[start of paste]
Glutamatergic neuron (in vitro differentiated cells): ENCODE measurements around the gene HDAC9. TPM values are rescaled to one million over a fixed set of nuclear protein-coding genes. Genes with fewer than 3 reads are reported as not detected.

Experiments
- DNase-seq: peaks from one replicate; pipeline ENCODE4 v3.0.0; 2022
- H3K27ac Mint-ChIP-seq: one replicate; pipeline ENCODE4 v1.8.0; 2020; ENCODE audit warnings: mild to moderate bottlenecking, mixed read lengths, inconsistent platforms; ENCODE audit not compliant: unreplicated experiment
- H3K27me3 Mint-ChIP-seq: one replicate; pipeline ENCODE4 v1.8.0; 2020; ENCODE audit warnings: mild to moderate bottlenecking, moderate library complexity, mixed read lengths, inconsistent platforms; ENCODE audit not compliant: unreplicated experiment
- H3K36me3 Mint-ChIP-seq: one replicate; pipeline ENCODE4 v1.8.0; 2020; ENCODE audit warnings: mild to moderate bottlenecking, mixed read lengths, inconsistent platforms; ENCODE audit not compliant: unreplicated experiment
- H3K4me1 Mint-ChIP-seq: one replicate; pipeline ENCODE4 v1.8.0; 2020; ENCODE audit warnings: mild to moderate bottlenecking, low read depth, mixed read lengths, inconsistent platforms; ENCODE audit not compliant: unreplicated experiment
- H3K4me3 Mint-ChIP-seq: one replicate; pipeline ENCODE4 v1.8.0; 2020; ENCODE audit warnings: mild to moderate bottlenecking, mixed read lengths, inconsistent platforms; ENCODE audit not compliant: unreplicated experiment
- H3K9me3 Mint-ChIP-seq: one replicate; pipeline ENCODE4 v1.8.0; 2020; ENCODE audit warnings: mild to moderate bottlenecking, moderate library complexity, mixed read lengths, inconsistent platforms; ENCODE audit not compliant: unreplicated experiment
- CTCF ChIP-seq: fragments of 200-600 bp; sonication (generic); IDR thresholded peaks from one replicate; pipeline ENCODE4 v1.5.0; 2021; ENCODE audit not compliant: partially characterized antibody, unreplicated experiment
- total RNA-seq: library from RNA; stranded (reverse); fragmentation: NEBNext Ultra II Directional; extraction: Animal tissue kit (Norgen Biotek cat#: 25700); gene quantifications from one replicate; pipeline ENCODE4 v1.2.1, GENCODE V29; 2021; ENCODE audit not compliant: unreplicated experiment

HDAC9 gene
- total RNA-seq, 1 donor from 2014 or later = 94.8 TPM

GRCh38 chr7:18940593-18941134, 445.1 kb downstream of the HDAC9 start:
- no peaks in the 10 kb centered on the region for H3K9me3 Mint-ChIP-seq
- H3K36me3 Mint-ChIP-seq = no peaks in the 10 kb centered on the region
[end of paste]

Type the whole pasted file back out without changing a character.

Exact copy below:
Glutamatergic neuron (in vitro differentiated cells): ENCODE measurements around the gene HDAC9. TPM values are rescaled to one million over a fixed set of nuclear protein-coding genes. Genes with fewer than 3 reads are reported as not detected.

Experiments
- DNase-seq: peaks from one replicate; pipeline ENCODE4 v3.0.0; 2022
- H3K27ac Mint-ChIP-seq: one replicate; pipeline ENCODE4 v1.8.0; 2020; ENCODE audit warnings: mild to moderate bottlenecking, mixed read lengths, inconsistent platforms; ENCODE audit not compliant: unreplicated experiment
- H3K27me3 Mint-ChIP-seq: one replicate; pipeline ENCODE4 v1.8.0; 2020; ENCODE audit warnings: mild to moderate bottlenecking, moderate library complexity, mixed read lengths, inconsistent platforms; ENCODE audit not compliant: unreplicated experiment
- H3K36me3 Mint-ChIP-seq: one replicate; pipeline ENCODE4 v1.8.0; 2020; ENCODE audit warnings: mild to moderate bottlenecking, mixed read lengths, inconsistent platforms; ENCODE audit not compliant: unreplicated experiment
- H3K4me1 Mint-ChIP-seq: one replicate; pipeline ENCODE4 v1.8.0; 2020; ENCODE audit warnings: mild to moderate bottlenecking, low read depth, mixed read lengths, inconsistent platforms; ENCODE audit not compliant: unreplicated experiment
- H3K4me3 Mint-ChIP-seq: one replicate; pipeline ENCODE4 v1.8.0; 2020; ENCODE audit warnings: mild to moderate bottlenecking, mixed read lengths, inconsistent platforms; ENCODE audit not compliant: unreplicated experiment
- H3K9me3 Mint-ChIP-seq: one replicate; pipeline ENCODE4 v1.8.0; 2020; ENCODE audit warnings: mild to moderate bottlenecking, moderate library complexity, mixed read lengths, inconsistent platforms; ENCODE audit not compliant: unreplicated experiment
- CTCF ChIP-seq: fragments of 200-600 bp; sonication (generic); IDR thresholded peaks from one replicate; pipeline ENCODE4 v1.5.0; 2021; ENCODE audit not compliant: partially characterized antibody, unreplicated experiment
- total RNA-seq: library from RNA; stranded (reverse); fragmentation: NEBNext Ultra II Directional; extraction: Animal tissue kit (Norgen Biotek cat#: 25700); gene quantifications from one replicate; pipeline ENCODE4 v1.2.1, GENCODE V29; 2021; ENCODE audit not compliant: unreplicated experiment

HDAC9 gene
- total RNA-seq, 1 donor from 2014 or later = 94.8 TPM

GRCh38 chr7:18940593-18941134, 445.1 kb downstream of the HDAC9 start:
- no peaks in the 10 kb centered on the region for H3K9me3 Mint-ChIP-seq
- H3K36me3 Mint-ChIP-seq = no peaks in the 10 kb centered on the region